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Adding <meta> tags to XML documents

"The ability to create fine-grained links to a document is known as
granular addressability, which is an important characteristic of
knowledge management systems. Unfortunately, HTML's support of this
feature is limited. In order to create granular links to subsets of an
document, the author of that document must explicitly create named
anchors within that document. If the author does not do this, then you
will be
unable to link to anything more granular than the entire document."     (01)

  From Eugene's paper at
  http://www.eekim.com/cgi-bin/dkr?fn=/ohs/purplecasestudy.html    (02)

Now, doesn't the ability to add <meta> tags to an XML document produce
the same kinds of problem? The only <meta> data you can access is data
the original author to provide.    (03)

But if you have semi-solid granular addresses (which allow a document
to be modified and yet retain a high probability of link-accuracy),
then meta-data can be specified outside the document, with links into
it.    (04)

That allows someone other than the original author to add ontological
information at a later date, without disturbing the author's 
interaction with the document.    (05)

Now, file systems introduce a problem. The system breaks down when
material is moved from one document to another. The addresses in the
old document are now gone, and the material gets new addresses in 
the document it is added to.    (06)

Here again, the idea of a "node soup" solves the problem. If the nodes
exist in a primordial soup, and they are strung together to make views
known as "documents", then they continue to exist at their original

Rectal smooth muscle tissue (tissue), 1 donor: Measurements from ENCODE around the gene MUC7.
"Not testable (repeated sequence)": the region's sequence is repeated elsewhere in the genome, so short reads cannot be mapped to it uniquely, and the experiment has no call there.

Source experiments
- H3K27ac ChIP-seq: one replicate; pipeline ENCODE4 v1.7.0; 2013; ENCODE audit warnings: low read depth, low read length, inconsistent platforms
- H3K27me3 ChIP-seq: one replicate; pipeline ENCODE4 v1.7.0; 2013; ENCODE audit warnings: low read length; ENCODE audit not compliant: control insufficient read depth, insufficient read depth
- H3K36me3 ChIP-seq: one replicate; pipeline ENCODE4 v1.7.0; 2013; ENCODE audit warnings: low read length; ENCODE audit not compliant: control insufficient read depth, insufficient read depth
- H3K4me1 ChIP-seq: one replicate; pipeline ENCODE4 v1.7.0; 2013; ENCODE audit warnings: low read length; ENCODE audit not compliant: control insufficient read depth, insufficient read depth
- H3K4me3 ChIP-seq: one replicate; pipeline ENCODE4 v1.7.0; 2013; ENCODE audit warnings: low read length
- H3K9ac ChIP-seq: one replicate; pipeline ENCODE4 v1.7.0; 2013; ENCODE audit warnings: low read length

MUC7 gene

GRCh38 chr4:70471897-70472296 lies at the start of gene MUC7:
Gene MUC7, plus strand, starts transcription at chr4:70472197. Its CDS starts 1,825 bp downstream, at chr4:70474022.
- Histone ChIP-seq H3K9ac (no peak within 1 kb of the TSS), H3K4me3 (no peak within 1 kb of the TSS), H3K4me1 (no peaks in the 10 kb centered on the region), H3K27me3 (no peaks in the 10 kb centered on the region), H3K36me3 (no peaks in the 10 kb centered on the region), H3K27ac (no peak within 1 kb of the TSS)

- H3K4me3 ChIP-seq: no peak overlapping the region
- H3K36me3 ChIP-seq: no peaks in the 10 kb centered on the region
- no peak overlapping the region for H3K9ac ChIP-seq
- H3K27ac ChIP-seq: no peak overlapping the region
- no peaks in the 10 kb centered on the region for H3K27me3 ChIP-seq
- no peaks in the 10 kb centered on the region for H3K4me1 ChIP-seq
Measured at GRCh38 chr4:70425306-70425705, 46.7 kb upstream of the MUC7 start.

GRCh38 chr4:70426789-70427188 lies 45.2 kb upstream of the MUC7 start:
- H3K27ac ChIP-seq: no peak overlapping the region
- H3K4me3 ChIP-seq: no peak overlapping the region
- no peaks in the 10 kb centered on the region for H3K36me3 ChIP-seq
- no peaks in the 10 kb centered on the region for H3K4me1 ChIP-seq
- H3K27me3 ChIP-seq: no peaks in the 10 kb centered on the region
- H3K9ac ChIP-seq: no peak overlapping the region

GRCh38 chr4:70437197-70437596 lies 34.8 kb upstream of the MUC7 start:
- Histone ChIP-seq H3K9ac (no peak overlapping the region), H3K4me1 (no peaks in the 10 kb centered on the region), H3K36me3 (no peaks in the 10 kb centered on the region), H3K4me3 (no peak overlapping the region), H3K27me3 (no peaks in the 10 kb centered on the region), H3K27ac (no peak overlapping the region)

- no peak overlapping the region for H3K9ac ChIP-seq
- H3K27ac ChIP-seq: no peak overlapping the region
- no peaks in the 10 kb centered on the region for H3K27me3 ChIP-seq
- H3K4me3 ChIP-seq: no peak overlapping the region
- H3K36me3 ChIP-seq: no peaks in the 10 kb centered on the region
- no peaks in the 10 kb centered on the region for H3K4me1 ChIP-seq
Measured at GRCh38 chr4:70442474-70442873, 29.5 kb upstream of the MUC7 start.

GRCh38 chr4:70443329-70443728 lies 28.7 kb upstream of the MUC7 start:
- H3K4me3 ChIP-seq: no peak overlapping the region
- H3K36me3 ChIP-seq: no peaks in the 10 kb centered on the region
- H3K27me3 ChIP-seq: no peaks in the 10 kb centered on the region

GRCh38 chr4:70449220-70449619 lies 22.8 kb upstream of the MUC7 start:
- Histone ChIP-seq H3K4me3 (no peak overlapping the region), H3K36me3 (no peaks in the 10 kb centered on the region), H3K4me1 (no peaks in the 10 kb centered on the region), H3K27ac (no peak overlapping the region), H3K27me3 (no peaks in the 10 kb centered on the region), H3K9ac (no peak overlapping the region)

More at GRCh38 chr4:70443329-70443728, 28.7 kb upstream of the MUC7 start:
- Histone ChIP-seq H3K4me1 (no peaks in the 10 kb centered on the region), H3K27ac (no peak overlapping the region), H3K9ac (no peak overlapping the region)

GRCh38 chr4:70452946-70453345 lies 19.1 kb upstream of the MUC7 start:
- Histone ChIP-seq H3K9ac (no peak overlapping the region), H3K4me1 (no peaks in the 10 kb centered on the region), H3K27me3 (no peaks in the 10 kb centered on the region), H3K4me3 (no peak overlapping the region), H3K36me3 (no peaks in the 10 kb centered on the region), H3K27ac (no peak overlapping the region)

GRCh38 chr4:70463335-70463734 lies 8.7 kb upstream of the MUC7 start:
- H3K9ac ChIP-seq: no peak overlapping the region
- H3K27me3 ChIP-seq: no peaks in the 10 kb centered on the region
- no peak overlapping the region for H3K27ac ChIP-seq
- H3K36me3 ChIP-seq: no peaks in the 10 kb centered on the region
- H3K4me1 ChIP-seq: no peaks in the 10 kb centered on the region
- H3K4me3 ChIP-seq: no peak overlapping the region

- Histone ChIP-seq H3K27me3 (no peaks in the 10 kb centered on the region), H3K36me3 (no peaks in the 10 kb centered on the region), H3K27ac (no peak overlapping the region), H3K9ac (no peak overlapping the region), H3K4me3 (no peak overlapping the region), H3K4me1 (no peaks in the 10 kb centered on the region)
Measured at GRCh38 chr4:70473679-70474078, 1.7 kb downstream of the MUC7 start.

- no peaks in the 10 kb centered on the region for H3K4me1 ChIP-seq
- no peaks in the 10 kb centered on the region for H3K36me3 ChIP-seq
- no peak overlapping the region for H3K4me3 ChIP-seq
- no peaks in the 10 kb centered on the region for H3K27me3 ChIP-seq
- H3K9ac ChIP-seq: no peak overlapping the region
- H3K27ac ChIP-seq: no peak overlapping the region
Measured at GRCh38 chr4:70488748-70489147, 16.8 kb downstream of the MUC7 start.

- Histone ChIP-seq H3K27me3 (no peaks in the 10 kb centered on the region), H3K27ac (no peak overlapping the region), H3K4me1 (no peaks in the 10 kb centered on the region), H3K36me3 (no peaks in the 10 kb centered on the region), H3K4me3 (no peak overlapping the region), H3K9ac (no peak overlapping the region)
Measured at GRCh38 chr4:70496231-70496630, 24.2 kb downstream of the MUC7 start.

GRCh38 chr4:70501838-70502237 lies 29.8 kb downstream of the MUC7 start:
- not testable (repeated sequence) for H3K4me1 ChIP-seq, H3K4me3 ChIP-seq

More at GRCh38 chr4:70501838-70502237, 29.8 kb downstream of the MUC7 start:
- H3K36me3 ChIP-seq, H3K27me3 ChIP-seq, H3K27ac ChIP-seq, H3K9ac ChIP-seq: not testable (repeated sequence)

address, however they are combined.     (07)

So we can see that considering a "document" as a "view" of nodes taken
from a node soup has important advantages for maintaining link 
integrity.    (08)

Of course, problems still exist. Suppose I point to section "A" of
a document, which looks like this:
     4...    (09)

Now "A" contains items 1-4 underneath it, and the aspect that unifies
items 1-4 may well be the thing I point to with an ontological link.    (010)

The author, though, may decide to create two documents:
     4...    (011)

     3...     (012)

And then create a third segment that unifies the previous two:
     B...    (013)

In this case, the ontological link will be hopelessly broken,
since it will still be pointing to "A" when it should be 
pointing to "C".    (014)

But if the XML documents contains <meta> tags, the same problem
is highly likely to exist! The author could easily make the 
same changes, leaving behind the original (and now inaccurate)
<meta> tags.    (015)

However, if the meta data is stored *outside* the documents,
then a librarian/ontologist is free to correct the problem
without modifying the documents. With <meta> tags embedded
in the documents:
  a) The documents themselves must be modified.
  b) The permissions structure is likely to require
     the original author(s) make the modifications.
  c) Two sets of changes have to be made. The <meta> tag(s)
     must be removed from one document, and then inserted
     into the other. (With external meta data, on the other
     hand, only a single link needs to be changed. Such is
     the value of indirect addressing.)    (016)

In summary, now that the thoughts have gelled in my mind, I
have to say that I am not in favor of embedding <meta> tags
in XML documents. I suspect that using granular addressing
and maintaining meta data externally makes a lot more sense.    (017)